• Arnout J.
      • Herbert J.M.
      • Waer M.
      • García de Frutos P.
      • Dahlbäck B.
      • Carmeliet P.
      • Hoylaerts M.F.
      • Moons L.
      Gas6 promotes inflammation by enhancing interactions between endothelial cells, platelets, and leukocytes.
      These cell-to-cell interactions are responsible for neovascularization and tumorigenesis in breast cancer and are controlled by Axl.
      • Holland S.J.
      • Powell M.J.
      • Franci C.
      • Chan E.W.
      • Friera A.M.
      • Atchison R.E.
      • McLaughlin J.
      • Swift S.E.
      • Pali E.S.
      • Yam G.
      • Wong S.
      • Lasaga J.
      • Shen M.R.
      • Yu S.
      • Xu W.
      • Hitoshi Y.
      • Bogenberger J.
      • Nör J.E.
      • Payan D.G.
      • Lorens J.B.
      Multiple roles for the receptor tyrosine kinase axl in tumor formation.
      Recent studies in the CT26 model of colon cancer
      • Loges S.
      • Schmidt T.
      • Tjwa M.
      • van Geyte K.
      • Lievens D.
      • Lutgens E.
      • Vanhoutte D.
      • Borgel D.
      • Plaisance S.
      • Hoylaerts M.
      • Luttun A.
      • Dewerchin M.
      • Jonckx B.
      • Carmeliet P.
      Malignant cells fuel tumor growth by educating infiltrating leukocytes to produce the mitogen Gas6.
      showed that this type of tumor growth progresses via production of the Axl ligand, Gas6, by infiltrating leukocytes. Our results in flow-induced carotid remodeling further emphasize a key role for Axl-dependent pathways for interactions between multiple cell lineages via production of proinflammatory cytokines and chemokines. The IL-1 receptor type I knockout (Il1r1−/−) mice reduced intima formation in response to complete ligation.
      • Rectenwald J.E.
      • Moldawer L.L.
      • Huber T.S.
      • Seeger J.M.
      • Ozaki C.K.
      Direct evidence for cytokine involvement in neointimal hyperplasia.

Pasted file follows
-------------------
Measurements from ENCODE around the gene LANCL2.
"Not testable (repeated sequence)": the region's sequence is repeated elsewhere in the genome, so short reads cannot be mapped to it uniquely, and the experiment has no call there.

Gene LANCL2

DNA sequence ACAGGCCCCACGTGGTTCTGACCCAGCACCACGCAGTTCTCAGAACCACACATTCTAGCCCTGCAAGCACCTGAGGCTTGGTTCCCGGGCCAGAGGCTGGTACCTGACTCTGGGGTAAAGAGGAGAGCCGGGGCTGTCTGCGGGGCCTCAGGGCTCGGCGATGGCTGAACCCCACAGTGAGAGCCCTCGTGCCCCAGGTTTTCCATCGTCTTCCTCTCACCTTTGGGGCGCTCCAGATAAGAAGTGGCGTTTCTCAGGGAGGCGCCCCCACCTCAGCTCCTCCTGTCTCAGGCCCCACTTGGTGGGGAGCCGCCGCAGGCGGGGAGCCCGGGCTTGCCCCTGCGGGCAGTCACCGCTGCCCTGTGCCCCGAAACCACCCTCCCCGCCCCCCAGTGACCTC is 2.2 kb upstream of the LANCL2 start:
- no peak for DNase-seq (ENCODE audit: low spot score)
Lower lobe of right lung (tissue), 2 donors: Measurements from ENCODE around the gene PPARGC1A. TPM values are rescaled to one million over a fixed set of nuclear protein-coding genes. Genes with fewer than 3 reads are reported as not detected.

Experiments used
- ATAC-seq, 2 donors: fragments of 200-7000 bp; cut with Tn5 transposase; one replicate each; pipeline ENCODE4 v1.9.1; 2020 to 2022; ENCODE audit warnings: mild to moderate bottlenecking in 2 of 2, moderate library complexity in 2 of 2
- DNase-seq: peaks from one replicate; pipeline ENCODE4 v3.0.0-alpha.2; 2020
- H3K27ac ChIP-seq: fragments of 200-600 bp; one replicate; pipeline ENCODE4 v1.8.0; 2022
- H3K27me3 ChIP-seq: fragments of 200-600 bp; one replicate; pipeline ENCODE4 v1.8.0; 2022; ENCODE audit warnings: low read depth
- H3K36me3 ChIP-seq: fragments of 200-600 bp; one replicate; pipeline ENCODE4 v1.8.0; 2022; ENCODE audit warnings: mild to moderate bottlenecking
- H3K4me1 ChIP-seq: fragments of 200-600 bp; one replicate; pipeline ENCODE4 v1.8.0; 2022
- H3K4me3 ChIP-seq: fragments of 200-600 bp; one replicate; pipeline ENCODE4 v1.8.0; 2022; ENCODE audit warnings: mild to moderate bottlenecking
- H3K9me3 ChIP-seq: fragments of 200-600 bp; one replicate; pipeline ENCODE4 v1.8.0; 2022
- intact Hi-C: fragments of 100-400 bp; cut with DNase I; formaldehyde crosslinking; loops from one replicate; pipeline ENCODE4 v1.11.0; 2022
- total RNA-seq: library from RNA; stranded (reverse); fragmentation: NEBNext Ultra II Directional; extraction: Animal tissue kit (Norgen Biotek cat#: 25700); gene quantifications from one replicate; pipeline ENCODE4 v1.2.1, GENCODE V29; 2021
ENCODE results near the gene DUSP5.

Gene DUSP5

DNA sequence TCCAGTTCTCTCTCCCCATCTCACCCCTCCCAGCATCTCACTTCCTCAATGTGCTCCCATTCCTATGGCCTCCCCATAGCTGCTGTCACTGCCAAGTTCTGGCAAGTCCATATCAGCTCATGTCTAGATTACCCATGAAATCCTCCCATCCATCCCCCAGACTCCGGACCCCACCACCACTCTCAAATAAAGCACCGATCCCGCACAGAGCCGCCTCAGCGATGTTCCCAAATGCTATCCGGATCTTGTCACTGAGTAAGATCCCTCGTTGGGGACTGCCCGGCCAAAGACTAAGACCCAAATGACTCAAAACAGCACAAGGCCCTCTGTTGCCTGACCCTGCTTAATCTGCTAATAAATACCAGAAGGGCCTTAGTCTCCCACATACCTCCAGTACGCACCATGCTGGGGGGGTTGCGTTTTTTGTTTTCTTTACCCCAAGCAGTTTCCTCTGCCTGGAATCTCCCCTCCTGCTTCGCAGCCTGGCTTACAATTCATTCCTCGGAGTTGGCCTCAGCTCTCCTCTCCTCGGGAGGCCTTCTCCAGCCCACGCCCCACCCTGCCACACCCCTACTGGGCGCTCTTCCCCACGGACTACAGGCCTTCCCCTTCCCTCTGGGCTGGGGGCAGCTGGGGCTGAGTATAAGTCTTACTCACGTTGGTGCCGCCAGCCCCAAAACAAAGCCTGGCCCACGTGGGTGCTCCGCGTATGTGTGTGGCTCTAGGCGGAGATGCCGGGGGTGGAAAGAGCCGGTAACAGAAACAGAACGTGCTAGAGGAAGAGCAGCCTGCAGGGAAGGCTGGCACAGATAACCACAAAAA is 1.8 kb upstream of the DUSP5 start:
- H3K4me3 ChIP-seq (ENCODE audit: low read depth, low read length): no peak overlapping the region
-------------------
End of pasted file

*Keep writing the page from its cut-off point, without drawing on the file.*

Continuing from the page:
We can speculate that expression of Axl in both lineages is required for immune activation, even though the extent of reduction in blood flow was different in experiments on Il1r1−/− (−100%) mice,
      • Rectenwald J.E.
      • Moldawer L.L.
      • Huber T.S.
      • Seeger J.M.
      • Ozaki C.K.
      Direct evidence for cytokine involvement in neointimal hyperplasia.
      compared with our studies (−90%) in Axl chimeras. Recent microarray analyses discovered number of mechanosensitive genes in a similar mouse model of flow-dependent carotid remodeling.
      • Ni C.W.
      • Qiu H.
      • Rezvan A.
      • Kwon K.
      • Nam D.
      • Son D.J.
      • Visvader J.E.
      • Jo H.
      Discovery of novel mechanosensitive genes in vivo using mouse carotid artery endothelium exposed to disturbed flow.
      Authors found significant over-representation of the immune pathways with up-regulation of three genes (Ccl4, Ccr5, and Spp1) that are controlled by Axl during carotid IMT (Figure 4). Notably, integrin β subunits (Itgb2, Itgb4, and Itgb7) are highly regulated in the carotid intima early after flow reduction.
      • Ni C.W.
      • Qiu H.
      • Rezvan A.
      • Kwon K.
      • Nam D.
      • Son D.J.
      • Visvader J.E.
      • Jo H.
      Discovery of novel mechanosensitive genes in vivo using mouse carotid artery endothelium exposed to disturbed flow.
      We found that deletion of Axl in either lineage significantly reduced expression of Itgam in the carotid artery (Figure 4, B and C). Intima proliferation and leukocyte recruitment to the carotid were attenuated in Mac-1 (Itgam) knockout mice after mechanical injury.
      • Simon D.I.
      • Dhen Z.
      • Seifert P.
      • Edelman E.R.
      • Ballantyne C.M.
      • Rogers C.
      Decreased neointimal formation in Mac-1(−/−) mice reveals a role for inflammation in vascular repair after angioplasty.
      Therefore, increases in intimal leukocytes in Axl−/−Axl−/− chimeras may be explained, in part, through regulation of Itgam.
      There are three potential limitations of the present study. First, a background mouse strain (C57BL/6) of Axl chimeras exhibits significant but relatively small carotid IMT, compared with other inbred strains.
      • Korshunov V.A.
      • Berk B.C.